Anyhow, Day 1 of the trip proper had a good outcome despite my scare. I managed a 36km ride with all my luggage, from Orleans upstream to Chateauneuf-sur-Loire. As it turned out, this was probably my favourite camping ground in my whole trip and I used it as a base for several days. (I got good at basing myself in one place and taking trips radiating out from that base: much easier cycling without all the baggage!) When I arrived at the Chateauneuf camping ground I was absolutely given the 'red carpet' treatment arriving on a 'velo'. I had a wonderful tent site right on the banks of the Loire itself, and loved just sitting in front of my tent admiring the view. Chateauneuf-sur-Loire was an interesting small town and a fete was celebrated there during my stay. It was also within easy cycling distance of some other interesting places like the monastery where the relics of St Benedict are kept.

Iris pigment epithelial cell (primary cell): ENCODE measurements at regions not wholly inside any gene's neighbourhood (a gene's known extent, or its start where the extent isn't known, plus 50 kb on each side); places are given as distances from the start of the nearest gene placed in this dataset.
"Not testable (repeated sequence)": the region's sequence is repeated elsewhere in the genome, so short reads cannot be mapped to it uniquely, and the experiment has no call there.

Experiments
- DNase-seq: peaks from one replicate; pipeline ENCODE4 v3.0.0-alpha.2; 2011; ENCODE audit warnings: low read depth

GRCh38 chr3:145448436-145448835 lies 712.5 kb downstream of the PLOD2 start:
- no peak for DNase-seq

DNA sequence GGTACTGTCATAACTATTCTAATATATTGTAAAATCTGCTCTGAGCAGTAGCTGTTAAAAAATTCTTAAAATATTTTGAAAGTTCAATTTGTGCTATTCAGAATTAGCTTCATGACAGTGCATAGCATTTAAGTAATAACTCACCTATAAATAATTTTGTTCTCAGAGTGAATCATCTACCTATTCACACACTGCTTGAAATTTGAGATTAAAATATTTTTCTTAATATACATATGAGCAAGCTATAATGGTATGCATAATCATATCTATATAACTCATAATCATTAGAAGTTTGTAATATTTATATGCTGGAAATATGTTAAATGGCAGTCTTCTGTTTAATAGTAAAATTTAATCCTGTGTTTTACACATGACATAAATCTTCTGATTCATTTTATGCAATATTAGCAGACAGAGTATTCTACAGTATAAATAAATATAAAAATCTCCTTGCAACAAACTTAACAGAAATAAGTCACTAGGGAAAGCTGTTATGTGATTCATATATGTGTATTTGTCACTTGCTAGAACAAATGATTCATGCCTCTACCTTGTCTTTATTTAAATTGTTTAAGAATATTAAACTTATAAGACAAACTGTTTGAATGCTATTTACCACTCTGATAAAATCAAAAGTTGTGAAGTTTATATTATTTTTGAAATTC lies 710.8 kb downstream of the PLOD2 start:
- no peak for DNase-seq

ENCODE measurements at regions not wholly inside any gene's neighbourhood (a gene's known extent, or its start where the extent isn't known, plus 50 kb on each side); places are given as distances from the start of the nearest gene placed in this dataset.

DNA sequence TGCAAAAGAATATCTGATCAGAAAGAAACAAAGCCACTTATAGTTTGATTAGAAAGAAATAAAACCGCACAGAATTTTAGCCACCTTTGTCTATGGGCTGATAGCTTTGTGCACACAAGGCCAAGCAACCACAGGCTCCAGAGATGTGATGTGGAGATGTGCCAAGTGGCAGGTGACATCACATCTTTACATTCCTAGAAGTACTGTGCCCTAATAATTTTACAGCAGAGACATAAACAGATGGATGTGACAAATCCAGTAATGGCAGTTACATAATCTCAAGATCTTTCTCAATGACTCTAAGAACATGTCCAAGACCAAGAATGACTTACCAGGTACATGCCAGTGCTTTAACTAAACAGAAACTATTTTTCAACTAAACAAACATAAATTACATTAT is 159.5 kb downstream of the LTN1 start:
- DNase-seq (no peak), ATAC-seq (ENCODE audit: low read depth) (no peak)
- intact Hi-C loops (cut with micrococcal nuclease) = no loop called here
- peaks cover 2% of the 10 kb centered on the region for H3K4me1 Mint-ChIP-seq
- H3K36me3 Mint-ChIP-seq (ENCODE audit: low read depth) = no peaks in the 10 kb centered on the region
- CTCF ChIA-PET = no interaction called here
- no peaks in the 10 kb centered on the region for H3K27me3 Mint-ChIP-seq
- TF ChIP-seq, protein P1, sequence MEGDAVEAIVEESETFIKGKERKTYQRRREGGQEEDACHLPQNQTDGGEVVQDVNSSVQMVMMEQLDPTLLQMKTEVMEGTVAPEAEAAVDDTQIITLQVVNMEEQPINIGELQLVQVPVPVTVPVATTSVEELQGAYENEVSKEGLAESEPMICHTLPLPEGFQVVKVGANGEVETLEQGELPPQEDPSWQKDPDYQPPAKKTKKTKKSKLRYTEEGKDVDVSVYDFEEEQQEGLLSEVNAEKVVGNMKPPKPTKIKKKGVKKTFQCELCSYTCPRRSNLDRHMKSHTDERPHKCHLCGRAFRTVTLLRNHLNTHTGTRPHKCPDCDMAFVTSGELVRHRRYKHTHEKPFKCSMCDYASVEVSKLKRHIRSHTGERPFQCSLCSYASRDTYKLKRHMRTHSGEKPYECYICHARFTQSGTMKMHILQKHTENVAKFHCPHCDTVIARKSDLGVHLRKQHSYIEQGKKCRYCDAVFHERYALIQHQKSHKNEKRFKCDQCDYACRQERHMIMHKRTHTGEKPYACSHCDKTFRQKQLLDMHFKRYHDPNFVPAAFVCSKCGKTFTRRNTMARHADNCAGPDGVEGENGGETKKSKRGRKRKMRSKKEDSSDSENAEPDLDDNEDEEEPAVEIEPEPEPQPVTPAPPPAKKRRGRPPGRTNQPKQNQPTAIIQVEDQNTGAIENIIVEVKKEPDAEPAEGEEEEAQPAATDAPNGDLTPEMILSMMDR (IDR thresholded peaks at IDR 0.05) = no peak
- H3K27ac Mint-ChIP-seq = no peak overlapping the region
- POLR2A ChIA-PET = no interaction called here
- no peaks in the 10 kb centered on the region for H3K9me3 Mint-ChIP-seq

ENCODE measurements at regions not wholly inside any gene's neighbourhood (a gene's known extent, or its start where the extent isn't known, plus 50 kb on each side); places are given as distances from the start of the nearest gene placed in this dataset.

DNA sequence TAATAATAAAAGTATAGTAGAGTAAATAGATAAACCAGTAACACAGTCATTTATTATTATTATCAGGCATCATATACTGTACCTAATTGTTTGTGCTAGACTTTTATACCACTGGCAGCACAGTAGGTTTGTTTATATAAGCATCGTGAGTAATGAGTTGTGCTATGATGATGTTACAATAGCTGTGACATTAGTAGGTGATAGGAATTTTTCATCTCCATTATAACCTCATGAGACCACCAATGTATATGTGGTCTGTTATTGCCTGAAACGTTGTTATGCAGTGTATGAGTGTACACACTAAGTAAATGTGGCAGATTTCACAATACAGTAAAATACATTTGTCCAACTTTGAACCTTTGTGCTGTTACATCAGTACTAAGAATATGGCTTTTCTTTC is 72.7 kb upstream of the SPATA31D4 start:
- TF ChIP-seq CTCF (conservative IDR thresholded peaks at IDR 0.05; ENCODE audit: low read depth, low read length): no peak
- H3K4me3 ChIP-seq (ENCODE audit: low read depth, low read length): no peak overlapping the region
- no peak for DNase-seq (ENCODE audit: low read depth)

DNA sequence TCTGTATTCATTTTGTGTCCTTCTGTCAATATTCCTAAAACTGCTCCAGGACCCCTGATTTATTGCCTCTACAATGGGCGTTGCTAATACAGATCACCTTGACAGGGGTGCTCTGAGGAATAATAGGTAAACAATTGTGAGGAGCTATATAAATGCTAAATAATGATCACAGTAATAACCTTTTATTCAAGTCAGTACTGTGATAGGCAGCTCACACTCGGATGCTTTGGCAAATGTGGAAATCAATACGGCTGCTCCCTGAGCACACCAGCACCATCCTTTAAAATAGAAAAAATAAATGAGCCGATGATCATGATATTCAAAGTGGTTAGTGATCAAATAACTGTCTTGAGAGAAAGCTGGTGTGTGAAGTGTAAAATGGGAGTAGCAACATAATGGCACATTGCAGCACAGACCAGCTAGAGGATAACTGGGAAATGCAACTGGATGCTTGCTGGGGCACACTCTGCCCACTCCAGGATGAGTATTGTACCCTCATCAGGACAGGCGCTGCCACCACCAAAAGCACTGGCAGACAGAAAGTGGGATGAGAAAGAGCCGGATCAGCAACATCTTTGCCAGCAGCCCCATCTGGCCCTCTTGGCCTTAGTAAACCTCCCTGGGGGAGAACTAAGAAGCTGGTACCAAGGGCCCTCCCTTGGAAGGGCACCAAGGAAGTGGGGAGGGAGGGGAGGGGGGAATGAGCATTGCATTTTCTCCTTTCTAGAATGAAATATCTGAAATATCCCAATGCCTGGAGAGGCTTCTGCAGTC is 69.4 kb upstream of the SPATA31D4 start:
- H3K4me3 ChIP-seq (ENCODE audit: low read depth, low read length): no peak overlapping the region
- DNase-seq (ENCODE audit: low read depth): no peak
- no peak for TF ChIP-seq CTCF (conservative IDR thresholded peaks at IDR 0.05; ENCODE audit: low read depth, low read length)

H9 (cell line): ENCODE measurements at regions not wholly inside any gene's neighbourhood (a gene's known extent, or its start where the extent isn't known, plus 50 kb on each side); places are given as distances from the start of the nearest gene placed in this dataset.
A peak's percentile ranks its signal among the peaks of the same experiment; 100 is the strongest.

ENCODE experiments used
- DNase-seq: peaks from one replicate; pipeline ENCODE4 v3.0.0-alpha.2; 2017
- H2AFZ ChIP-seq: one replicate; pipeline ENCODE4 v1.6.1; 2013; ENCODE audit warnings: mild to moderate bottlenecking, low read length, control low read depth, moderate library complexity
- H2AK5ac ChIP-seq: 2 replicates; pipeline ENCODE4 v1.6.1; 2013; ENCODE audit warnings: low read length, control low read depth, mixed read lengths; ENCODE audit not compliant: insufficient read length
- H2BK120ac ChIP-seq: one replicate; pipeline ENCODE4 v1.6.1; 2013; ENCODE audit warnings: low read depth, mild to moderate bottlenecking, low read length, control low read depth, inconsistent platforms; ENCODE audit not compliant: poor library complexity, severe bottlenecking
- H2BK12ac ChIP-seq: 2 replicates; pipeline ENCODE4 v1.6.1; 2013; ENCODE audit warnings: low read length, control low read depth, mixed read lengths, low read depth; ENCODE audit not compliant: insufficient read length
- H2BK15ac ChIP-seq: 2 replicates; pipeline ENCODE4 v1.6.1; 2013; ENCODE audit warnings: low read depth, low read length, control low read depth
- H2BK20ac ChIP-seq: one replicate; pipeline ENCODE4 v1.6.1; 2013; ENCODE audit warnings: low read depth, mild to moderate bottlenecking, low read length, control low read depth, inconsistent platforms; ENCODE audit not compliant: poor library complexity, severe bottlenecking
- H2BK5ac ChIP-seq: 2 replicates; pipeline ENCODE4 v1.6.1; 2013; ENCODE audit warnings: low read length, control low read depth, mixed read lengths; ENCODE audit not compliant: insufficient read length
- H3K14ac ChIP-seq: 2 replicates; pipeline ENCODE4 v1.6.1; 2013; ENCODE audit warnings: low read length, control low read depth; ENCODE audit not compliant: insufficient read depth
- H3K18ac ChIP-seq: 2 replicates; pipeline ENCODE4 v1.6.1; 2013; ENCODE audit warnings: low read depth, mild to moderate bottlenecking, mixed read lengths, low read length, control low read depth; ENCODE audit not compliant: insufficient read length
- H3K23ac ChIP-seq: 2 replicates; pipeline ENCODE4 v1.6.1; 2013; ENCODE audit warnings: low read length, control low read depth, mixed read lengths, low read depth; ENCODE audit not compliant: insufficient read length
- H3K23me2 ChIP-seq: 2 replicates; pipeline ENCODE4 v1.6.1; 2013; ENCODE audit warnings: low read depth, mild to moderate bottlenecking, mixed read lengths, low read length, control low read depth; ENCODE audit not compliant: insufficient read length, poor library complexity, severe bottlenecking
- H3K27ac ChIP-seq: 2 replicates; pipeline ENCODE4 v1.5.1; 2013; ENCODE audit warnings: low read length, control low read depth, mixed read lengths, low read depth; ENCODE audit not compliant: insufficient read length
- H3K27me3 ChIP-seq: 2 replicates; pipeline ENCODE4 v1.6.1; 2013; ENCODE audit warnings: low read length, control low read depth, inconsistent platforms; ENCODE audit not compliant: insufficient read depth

From now on I began to gain confidence as a cyclist. I had purchased the relevant 1cm: 1km maps for the area and these enabled me to work out suitable routes. I was able to find the country roads that would not be too busy, and I could also work out whether a route might be too hilly or not! I managed to bypass Orleans and took two days to get to Beaugency using my own routes. Anyone who knows me well knows how I mix up left and right, so I felt very pleased with my efforts reading the maps and successfully getting to my destinations!

I was especially pleased with the interesting route I had worked out to get from the chateau area to Montrichard, managing to adapt myself to French mealtimes by stopping for a delicious lunch at a small town with an ancient monastery en route. I loved the small town of Montrichard, and the small friendly camping ground I stayed in right beside the banks of the River Cher. All these smaller French towns and villages were really only accessible to me and my budget by cycling and camping. All these interesting places I simply would not have seen if I had been doing my usual thing of staying in hostels with my backpack, as hostels exist in larger centres in France.